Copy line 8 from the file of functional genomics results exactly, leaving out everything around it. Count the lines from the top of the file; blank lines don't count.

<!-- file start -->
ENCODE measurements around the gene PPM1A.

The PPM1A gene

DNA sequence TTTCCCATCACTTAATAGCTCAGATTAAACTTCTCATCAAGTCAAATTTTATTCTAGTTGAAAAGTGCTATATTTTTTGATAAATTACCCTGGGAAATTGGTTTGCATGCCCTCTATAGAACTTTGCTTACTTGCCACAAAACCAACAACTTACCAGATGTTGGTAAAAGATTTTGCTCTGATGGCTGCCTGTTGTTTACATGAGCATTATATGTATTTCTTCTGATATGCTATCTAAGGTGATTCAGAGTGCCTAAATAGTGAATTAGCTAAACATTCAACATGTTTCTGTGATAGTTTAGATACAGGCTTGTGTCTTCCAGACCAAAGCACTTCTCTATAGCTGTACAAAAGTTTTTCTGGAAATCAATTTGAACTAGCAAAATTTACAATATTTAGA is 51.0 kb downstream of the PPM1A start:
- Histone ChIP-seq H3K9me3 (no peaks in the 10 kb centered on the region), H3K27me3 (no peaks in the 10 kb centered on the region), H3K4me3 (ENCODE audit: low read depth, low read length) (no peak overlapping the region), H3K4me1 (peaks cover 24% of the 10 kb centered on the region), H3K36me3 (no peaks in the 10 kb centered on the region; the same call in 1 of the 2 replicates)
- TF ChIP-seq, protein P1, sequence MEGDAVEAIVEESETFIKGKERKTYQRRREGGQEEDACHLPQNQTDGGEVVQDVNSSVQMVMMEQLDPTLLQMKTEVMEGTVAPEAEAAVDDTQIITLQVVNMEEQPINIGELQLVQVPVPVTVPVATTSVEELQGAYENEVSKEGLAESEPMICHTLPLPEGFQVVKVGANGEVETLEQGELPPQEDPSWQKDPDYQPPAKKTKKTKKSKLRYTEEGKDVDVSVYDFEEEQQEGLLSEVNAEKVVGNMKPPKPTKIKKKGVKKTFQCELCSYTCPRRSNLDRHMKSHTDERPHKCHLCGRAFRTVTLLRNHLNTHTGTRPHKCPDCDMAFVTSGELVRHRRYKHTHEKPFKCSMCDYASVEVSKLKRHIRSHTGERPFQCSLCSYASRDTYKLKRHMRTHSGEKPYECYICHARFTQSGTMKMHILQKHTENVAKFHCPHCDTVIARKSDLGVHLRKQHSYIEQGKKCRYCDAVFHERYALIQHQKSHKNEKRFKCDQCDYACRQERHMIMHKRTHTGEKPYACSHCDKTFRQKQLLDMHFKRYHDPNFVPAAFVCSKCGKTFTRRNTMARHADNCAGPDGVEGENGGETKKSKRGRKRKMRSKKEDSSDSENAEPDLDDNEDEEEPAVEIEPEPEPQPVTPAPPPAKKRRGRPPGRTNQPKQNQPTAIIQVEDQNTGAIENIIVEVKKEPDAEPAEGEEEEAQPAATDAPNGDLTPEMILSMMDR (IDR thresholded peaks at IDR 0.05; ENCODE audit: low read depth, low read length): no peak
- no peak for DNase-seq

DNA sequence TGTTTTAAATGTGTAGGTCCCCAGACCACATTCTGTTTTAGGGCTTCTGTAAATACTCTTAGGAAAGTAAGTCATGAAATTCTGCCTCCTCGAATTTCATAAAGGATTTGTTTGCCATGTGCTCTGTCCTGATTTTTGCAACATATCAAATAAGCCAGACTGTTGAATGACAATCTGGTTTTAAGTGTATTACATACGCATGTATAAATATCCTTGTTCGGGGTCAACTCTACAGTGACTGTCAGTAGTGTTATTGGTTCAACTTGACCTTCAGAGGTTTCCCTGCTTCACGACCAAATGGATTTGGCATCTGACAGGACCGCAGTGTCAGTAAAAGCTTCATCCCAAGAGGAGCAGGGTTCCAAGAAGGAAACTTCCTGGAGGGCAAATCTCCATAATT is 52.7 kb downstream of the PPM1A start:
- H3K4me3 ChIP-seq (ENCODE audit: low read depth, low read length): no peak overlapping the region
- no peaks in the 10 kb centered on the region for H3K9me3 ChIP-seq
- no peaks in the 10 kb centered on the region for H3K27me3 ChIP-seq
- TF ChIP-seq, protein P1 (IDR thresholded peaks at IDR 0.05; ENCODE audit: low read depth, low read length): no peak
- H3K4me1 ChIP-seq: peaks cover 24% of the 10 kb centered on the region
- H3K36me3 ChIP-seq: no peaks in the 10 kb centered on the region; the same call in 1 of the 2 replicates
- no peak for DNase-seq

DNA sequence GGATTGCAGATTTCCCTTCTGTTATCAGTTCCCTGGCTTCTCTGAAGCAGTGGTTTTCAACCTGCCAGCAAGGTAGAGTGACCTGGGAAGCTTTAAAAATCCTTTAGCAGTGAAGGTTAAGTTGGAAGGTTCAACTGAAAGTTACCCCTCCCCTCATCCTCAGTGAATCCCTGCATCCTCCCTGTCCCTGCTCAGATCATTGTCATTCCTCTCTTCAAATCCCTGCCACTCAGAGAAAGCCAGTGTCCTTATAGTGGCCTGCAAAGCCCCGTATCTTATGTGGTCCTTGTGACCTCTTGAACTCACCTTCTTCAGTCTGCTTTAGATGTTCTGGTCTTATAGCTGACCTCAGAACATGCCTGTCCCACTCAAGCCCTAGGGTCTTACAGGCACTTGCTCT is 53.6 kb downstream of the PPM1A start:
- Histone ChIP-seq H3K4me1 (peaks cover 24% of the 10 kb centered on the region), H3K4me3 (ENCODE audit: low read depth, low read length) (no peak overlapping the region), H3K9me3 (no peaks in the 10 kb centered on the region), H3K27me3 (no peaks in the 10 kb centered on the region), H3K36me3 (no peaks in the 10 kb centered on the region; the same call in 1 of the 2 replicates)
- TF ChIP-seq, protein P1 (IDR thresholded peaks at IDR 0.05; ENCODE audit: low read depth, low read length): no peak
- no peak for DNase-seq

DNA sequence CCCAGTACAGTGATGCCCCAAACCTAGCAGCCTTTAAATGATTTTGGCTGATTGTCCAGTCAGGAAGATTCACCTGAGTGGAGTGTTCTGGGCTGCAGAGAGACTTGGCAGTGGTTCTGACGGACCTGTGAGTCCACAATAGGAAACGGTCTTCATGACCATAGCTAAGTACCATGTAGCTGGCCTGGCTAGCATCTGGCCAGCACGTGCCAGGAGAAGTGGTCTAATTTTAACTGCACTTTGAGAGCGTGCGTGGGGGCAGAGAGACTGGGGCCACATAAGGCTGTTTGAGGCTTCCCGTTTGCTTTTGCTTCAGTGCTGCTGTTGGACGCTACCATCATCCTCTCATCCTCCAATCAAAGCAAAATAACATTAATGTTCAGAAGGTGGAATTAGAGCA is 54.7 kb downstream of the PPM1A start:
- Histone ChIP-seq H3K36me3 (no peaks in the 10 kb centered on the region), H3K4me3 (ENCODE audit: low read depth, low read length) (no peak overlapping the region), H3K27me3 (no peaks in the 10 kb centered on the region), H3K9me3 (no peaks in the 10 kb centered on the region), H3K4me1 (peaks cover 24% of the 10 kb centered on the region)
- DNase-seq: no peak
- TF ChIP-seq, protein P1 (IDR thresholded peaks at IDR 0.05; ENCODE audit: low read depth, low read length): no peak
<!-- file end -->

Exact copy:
- H3K4me3 ChIP-seq (ENCODE audit: low read depth, low read length): no peak overlapping the region